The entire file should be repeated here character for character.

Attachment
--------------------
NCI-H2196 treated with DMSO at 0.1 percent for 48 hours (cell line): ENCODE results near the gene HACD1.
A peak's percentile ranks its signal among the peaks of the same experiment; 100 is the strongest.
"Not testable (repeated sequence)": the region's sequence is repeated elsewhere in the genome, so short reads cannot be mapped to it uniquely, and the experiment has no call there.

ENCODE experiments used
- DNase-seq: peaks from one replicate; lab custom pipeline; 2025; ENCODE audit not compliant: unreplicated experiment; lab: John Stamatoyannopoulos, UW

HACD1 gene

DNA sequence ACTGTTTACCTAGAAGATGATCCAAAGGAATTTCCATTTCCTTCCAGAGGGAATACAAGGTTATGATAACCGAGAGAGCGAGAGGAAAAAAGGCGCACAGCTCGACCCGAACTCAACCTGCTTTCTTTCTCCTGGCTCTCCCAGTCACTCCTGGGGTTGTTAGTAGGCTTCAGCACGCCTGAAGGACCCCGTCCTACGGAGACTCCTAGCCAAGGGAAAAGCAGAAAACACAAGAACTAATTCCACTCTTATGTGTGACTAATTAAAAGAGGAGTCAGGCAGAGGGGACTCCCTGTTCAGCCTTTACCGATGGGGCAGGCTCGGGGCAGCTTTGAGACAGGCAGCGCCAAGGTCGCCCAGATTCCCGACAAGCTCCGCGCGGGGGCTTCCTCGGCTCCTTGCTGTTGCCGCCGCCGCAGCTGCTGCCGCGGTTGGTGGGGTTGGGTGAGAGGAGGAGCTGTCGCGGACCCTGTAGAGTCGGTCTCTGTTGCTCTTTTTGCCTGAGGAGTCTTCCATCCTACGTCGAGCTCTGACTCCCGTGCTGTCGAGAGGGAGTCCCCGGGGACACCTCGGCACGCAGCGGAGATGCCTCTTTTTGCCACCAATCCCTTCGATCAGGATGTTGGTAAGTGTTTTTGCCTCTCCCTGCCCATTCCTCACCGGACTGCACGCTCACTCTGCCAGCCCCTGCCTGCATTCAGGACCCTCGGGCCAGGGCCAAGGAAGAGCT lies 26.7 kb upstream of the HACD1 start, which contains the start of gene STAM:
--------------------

NCI-H2196 treated with DMSO at 0.1 percent for 48 hours (cell line): ENCODE results near the gene HACD1.
A peak's percentile ranks its signal among the peaks of the same experiment; 100 is the strongest.
"Not testable (repeated sequence)": the region's sequence is repeated elsewhere in the genome, so short reads cannot be mapped to it uniquely, and the experiment has no call there.

ENCODE experiments used
- DNase-seq: peaks from one replicate; lab custom pipeline; 2025; ENCODE audit not compliant: unreplicated experiment; lab: John Stamatoyannopoulos, UW

HACD1 gene

DNA sequence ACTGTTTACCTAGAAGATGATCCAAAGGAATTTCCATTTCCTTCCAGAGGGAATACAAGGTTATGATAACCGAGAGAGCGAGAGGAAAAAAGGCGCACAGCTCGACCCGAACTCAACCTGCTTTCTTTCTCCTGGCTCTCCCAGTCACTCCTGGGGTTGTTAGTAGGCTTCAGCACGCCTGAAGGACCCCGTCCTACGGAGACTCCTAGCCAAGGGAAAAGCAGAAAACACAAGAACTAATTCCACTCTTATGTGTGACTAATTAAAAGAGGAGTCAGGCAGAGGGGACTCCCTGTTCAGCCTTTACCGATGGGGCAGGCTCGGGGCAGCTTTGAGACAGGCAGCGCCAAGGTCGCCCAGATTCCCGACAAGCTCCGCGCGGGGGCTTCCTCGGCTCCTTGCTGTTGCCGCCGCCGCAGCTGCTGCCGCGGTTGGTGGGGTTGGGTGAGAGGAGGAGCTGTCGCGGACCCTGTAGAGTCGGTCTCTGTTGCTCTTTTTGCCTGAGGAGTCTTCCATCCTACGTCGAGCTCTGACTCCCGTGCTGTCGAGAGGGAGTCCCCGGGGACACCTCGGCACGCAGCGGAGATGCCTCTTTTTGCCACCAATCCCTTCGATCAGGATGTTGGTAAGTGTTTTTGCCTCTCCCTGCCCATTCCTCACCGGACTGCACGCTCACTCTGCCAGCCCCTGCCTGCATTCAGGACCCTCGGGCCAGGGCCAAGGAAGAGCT lies 26.7 kb upstream of the HACD1 start, which contains the start of gene STAM: